The polar vortex is a gigantic circular upper-air weather pattern in the Arctic that envelops the North Pole. It's a normal pattern that is stronger in the winter and tends to keep the coldest weather bottled up near the North Pole. The jet stream usually pens the polar vortex in and keeps it there, but at times, some of the vortex can break off or move south, bringing unusually cold weather down into the U.S., Europe, and Asia.
It gets colder because the oceans are getting warmer. Or not.
Typically, a large difference in temperature between the air of the polar vortex and the air in the mid-latitudes drives the polar jet stream. However, the Arctic is warming faster than other areas of the planet, which makes the difference in temperature less distinct. This causes the polar jet stream to meander north and south instead of making a beeline around the planet. The meandering causes the cold air of the polar vortex to wobble, and, like a toupee that goes askew, it can slip south off of the Arctic over the United States, Europe, or Asia. As meteorologist Marshall Shepherd noted in Forbes, "Ironically and counterintuitive to many, the strong polar vortex can be linked, in part, to warmer temperatures."

Researchers have found that there is a connection between the polar vortex and Arctic sea ice. Each year Arctic sea ice waxes and wanes with the seasons, but over the past few decades there has been an overall loss of sea ice because of warming in the Arctic. Sea ice reached record low levels this year. (For example, take a look at the graph of November sea ice amounts [at the link].) Scientists are still investigating the connection between the polar vortex and sea ice and the mechanism that causes ice to affect the vortex.

It’s possible that more frequent visits from the polar vortex may have dampened the effect of climate change in the mid-latitudes. Worldwide the climate is warming, but different regions of the world are seeing different effects. As the polar vortex occasionally brings colder than usual air to locations like Europe, Asia, and the United States, this can keep average temperatures from warming as much as other places on Earth.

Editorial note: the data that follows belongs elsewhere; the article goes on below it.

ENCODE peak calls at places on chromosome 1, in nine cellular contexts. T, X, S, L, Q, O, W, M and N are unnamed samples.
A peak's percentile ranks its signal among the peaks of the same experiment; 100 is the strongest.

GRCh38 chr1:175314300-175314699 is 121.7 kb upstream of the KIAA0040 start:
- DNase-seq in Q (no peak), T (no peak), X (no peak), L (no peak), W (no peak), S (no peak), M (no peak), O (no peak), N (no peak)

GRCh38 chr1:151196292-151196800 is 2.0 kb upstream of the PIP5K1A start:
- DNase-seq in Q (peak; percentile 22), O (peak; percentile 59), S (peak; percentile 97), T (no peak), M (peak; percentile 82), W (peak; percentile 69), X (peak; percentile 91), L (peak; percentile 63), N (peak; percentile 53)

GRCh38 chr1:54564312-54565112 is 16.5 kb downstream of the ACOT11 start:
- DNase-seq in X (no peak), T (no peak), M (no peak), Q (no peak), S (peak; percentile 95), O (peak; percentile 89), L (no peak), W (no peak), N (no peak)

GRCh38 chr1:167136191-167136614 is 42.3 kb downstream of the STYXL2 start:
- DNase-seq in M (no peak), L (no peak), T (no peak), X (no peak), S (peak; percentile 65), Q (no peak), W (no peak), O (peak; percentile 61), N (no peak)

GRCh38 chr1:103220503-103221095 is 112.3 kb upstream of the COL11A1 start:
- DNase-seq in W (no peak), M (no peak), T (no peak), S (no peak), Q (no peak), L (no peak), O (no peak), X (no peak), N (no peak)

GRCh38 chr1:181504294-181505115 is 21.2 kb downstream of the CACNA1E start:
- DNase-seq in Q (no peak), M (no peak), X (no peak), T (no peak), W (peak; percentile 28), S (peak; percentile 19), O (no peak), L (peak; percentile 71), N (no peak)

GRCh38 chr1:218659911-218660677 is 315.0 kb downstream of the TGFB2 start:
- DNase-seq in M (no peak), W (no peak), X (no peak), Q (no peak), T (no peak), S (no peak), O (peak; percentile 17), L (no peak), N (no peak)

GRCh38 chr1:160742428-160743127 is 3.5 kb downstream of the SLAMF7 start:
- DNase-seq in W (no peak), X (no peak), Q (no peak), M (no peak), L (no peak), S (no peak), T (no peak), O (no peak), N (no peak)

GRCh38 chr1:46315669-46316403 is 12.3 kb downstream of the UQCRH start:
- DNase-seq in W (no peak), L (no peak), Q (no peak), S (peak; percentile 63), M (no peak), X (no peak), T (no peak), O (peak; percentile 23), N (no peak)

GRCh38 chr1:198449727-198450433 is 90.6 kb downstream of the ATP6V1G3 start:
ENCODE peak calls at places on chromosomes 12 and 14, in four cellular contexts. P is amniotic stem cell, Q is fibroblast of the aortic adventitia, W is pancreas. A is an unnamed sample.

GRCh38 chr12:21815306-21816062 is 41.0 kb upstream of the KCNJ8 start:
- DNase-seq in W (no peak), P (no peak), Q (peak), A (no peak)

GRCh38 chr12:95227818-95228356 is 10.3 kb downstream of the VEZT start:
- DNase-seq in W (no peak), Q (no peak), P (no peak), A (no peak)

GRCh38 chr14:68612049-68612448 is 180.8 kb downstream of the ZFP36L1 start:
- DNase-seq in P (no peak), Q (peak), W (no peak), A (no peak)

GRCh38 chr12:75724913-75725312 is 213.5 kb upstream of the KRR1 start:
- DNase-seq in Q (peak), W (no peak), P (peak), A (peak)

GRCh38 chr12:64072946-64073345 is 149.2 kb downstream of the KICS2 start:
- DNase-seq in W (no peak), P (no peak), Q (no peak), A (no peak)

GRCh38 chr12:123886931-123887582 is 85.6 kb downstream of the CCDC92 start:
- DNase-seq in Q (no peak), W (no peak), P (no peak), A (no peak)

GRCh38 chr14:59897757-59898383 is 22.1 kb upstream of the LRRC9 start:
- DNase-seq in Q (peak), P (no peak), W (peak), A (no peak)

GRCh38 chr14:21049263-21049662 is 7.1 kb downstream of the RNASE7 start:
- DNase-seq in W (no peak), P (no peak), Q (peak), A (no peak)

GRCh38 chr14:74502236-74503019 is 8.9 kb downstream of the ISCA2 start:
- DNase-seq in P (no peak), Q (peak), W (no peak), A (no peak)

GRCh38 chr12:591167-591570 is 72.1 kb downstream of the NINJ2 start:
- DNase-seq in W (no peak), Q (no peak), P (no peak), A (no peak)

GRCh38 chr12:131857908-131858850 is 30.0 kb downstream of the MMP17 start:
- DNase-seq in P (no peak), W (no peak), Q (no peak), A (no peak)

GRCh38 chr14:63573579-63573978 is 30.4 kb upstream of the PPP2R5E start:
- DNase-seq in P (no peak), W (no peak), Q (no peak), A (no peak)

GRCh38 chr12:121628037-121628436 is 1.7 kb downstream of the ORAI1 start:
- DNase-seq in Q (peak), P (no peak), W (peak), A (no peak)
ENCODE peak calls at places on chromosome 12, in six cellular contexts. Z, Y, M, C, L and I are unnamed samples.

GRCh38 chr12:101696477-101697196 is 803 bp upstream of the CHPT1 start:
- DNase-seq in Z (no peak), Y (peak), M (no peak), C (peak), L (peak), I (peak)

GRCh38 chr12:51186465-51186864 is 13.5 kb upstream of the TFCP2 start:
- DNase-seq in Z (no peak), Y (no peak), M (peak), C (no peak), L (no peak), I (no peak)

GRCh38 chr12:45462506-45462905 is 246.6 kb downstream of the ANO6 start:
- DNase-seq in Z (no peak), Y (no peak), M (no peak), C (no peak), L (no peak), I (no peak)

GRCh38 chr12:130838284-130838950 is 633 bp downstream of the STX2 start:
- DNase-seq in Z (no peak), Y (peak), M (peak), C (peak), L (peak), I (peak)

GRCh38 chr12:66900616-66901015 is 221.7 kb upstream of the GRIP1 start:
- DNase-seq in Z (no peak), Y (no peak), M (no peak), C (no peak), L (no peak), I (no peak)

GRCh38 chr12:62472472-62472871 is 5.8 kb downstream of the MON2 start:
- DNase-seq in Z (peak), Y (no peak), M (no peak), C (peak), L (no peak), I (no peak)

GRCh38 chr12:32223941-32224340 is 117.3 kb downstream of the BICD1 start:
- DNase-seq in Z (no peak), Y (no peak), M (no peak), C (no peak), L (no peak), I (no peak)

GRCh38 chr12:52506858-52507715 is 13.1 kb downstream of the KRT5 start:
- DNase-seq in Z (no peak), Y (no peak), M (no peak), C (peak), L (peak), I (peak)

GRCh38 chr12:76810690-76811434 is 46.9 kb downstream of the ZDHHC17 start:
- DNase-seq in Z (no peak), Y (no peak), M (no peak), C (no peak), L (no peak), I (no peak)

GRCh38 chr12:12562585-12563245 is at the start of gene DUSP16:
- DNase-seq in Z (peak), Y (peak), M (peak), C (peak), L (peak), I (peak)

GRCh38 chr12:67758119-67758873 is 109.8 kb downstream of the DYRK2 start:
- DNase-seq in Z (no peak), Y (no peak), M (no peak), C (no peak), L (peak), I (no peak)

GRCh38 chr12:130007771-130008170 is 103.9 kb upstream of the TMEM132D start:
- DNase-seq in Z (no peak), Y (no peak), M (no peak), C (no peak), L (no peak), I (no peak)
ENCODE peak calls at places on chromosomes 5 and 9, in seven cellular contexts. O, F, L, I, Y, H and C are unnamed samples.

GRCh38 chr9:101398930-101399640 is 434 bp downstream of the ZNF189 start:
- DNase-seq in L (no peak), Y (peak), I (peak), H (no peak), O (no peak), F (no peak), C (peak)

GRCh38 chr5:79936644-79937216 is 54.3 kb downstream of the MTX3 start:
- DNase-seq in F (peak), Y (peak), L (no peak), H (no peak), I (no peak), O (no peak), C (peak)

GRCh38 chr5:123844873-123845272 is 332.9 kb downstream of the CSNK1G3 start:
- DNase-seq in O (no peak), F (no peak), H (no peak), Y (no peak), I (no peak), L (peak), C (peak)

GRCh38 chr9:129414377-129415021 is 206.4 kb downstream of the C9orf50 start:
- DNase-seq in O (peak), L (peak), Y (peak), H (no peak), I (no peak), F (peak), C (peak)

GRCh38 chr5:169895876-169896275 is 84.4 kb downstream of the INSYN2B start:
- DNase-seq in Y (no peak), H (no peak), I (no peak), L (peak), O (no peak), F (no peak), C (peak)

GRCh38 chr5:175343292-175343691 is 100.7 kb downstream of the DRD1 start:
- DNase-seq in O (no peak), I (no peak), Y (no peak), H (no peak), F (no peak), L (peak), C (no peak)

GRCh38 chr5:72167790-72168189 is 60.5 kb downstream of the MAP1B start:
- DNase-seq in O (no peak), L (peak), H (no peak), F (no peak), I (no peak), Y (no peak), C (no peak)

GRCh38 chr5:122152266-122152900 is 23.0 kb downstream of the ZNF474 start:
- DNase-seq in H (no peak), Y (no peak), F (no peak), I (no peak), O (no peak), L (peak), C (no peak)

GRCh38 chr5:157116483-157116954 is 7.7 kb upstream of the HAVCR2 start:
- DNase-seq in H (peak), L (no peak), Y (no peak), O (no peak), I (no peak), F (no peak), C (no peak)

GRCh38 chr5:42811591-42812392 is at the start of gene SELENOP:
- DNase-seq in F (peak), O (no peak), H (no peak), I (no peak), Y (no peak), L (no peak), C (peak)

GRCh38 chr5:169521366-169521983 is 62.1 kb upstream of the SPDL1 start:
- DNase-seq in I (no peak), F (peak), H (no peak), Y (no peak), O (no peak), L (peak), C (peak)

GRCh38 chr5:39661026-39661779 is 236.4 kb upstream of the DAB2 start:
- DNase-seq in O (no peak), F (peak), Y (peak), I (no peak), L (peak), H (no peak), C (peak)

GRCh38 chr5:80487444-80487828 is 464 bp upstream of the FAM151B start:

As the bumper sticker puts it, "if we knew what we were doing, it wouldn't be research." Fair enough, but let's not destroy contemporary prosperity on the basis of extrapolations into the next century in the same way that the public health weenies have destroyed contemporary sanity on the basis of extrapolations that were off by orders of magnitude.

Or perhaps, it's cold outside because the upper atmosphere is hotter.
Typically, a weakening of the vortex is initiated by a process known as stratospheric warming. Remember the polar vortex meteorologists usually refer to is located in the stratosphere which is a layer of the earth’s atmosphere approximately 10-30 miles above the surface. Waves in the lower atmosphere can be so intense that they propagate upward into the stratosphere which can raise stratospheric temperatures by several degrees Celsius. If the warming is intense and fast enough, it can cause a complete disruption of the polar vortex as typical westerly winds aloft are weakened and reversed. The vortex can either be displaced from the pole or split into two, which can cause strong ‘blocking’ of high pressure over the pole and typically leads to more impactful winter weather over the mid-latitudes.
There's enough information about sudden stratospheric warming events to document their existence for over sixty years.  Six such events per decade, and the chart does not include that very cold January 1963 weekend when the North Shore Line shut down.  Ferroequinologists are of the opinion that Hell froze over that weekend.


Jessica Lerner devotes much of her attention to the continuing Peyton Place that is the One Chicago series.

When the firehouse puts together enough information to put away a scheming real estate hustler who wants an Obamaville out of his sight, and the rookie has enough street smarts to help a kid who shouldn't be on the streets get into a more structured environment, it's a good shift.
Lastly, frequent readers know how much I love Ritter and how underutilized I believe the character is, so it should come as no surprise how enjoyable his subplot was.

It tied in nicely with the primary "cause of the week" storyline that occupied a good portion of our screen time while still allowing us more insight into Ritter.